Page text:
To understand my 'cruise' desire, you have to understand my drive. I love the ocean. As flippantly as we use the word love, it feels like it's not good enough. I don't love the ocean like I love God or like I love my family, but as much as you can love something that doesn't love you back, boy do I love the ocean.
I love the ocean because I can't measure God. For real. I love the ocean because it's huge, and I can stand myself up against it, the waves can lap over my toes, I can look outward and to my peripheral and all I can see is water. Vast, mysterious, deep water.
The ocean always reminds me of God. It's the closest large thing I can compare Him to. It's my getting a handle on His width and girth and height. I can stare at the ocean and think, "He is immensely bigger than this." Standing at the edge of the ocean makes me stand at awe of an almighty, all powerful, amazingly big God. (Cue my three year old singing, "My God is so big, so strong and so mighty, there's nothing my God can not do... for you!)
Thus - my cruise on the bucket list came to be when I considered being able to look at the ocean from the ocean... where there is no land in sight... only water, water and more water.
And so we did, and folks, let me tell you, our God is so big. Not only is He bigger than that water that stretches and stretches past every horizon, He created it and everything in it. Many times I said to the hubs, "I wish I knew what was under us right now. The draw of fish and whales and sharks and the unknown is great and mysterious and wonderful. After posing the question I'd think, 'It is so cool that God knows.' I imagine Him whispering to me, "If only you could see it, Alicia!" Amazing.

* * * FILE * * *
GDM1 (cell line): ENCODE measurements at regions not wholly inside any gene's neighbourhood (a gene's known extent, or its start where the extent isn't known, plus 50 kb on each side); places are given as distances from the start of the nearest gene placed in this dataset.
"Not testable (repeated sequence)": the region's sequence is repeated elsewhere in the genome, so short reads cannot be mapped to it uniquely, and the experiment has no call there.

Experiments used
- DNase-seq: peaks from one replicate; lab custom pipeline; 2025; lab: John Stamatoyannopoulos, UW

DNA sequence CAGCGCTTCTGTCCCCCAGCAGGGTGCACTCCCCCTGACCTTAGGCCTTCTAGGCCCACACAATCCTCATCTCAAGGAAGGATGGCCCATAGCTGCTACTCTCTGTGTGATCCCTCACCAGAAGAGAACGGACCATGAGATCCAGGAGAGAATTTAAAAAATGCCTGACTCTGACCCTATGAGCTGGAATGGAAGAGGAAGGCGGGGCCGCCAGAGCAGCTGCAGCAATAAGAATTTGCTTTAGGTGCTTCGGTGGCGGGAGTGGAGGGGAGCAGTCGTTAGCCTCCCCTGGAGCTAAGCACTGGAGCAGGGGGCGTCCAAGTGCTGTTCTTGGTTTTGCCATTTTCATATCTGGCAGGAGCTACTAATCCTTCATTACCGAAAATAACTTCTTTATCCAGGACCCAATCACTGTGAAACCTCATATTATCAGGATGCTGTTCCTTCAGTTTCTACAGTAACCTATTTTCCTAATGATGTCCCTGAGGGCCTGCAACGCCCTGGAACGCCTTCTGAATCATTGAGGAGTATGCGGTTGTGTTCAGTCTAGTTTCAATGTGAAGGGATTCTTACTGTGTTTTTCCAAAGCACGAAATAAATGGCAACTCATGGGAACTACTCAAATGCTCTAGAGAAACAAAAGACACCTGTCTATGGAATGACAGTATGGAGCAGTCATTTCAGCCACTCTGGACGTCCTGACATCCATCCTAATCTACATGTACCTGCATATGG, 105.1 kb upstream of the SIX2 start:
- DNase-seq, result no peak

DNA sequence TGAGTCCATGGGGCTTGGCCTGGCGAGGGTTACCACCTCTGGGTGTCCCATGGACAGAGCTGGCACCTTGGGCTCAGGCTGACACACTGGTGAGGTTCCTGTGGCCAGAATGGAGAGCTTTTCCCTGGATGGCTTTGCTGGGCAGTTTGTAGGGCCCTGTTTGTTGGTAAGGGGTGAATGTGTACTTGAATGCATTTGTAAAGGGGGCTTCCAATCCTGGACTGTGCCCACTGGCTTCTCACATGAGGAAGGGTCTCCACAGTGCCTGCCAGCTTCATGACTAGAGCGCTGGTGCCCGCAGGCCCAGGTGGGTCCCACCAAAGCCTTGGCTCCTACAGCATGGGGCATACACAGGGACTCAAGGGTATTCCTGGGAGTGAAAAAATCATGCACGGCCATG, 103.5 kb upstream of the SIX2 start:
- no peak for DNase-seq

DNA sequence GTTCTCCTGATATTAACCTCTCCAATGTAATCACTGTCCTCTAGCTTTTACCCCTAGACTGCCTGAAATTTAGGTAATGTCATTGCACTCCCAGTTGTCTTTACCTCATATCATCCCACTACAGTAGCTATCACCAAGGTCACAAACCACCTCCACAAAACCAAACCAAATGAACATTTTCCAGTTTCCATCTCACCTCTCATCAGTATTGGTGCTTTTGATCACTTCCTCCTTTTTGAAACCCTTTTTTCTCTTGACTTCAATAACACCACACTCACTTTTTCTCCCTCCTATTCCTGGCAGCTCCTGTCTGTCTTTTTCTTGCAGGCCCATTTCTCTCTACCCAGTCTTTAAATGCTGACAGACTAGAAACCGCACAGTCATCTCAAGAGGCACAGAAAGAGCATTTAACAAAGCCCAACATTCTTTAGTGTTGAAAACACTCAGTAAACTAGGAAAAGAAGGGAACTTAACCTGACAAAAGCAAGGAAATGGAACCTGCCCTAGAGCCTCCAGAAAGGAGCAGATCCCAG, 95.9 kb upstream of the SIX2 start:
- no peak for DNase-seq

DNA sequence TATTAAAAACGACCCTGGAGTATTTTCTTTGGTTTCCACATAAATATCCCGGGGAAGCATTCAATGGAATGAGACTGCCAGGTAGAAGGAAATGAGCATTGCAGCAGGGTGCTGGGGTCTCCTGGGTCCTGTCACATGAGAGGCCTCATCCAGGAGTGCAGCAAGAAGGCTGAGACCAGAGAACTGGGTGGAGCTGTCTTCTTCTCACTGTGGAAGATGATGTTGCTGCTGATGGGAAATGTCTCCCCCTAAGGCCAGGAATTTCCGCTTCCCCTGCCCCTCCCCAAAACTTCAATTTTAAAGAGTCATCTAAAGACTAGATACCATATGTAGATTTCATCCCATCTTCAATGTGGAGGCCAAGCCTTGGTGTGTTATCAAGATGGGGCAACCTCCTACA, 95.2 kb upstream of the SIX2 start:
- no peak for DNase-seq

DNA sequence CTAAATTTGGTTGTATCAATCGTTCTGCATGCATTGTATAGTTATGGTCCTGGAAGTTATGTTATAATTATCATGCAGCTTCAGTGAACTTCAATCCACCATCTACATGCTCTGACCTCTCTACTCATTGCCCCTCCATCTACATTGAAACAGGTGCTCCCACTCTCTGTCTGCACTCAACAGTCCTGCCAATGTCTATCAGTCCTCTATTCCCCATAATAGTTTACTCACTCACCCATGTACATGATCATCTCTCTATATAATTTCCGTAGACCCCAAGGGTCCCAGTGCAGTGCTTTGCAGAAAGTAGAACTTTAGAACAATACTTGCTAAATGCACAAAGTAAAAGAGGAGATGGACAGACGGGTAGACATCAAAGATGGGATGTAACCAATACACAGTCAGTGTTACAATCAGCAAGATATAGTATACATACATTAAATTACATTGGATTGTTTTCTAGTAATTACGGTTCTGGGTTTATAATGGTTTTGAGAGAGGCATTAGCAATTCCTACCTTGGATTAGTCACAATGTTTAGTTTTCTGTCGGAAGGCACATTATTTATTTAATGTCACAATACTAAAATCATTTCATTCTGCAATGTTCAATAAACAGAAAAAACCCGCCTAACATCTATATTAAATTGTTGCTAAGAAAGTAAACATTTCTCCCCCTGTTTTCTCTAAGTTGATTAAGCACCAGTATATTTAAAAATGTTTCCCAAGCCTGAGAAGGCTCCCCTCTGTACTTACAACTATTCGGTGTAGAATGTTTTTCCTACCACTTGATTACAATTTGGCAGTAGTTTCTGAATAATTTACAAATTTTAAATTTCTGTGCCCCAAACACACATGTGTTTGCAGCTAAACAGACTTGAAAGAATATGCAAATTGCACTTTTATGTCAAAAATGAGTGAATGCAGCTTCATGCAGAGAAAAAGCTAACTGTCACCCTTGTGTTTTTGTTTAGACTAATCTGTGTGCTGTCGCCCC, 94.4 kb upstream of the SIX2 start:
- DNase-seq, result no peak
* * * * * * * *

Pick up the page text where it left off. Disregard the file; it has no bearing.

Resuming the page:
So - to lighten up some of the spiritually heavy that I just verbally exploded, here's my top ten things I learned while cruising (in no particular order):
1.) Throw the diet off the ship. Seriously. If there's a time to try new foods and eat to your heart's content, it's now. Nearly all of your food is included. The dining room fare was amazing, and though it's classy and great quality, it has an underlying 'all you can eat' quality. Can't decide on a starter? Order two. Can't decide between mahi mahi (which I tried, by golly!) or the steak? Get both. (A gentleman next to us ordered three, count them, three entrees one night, and the waiter didn't blink an eye.) Two desserts? Go for it. One night we tried, accumulatively, five of the desserts off the menu and tasted all of them. Not to be obsessive, but because this is the time for trying new things. I can proudly say I tried Lobster tail, mahi mahi, a clam cake, baked Alaska, a souffle, and several other items I would never order any other time for fear of wasting money and hating them. And I liked more of them than I would have expected! (Not to mention the 24 hour pizza place, ice cream and room service, all free.)
2.) True story, as we were leaving port on Monday, watching the dolphins jump in the bay, I said, "We have to make sure to wear sunscreen, this is like a gigantic reflecting pool out here." The next day we hung out on the Lido deck for maybe an hour. I, and my hasn't seen sun since before Ansley was conceived tummy', was roasted and toasted and burnt to a crisp upon returning back to our stateroom. Moral of the story: the ocean... it's like a big reflecting pool that draws in the sun. Wear sunscreen. (And yes, even with it on, you'll still get a tan. 50 spf got me tan the rest of our trip.)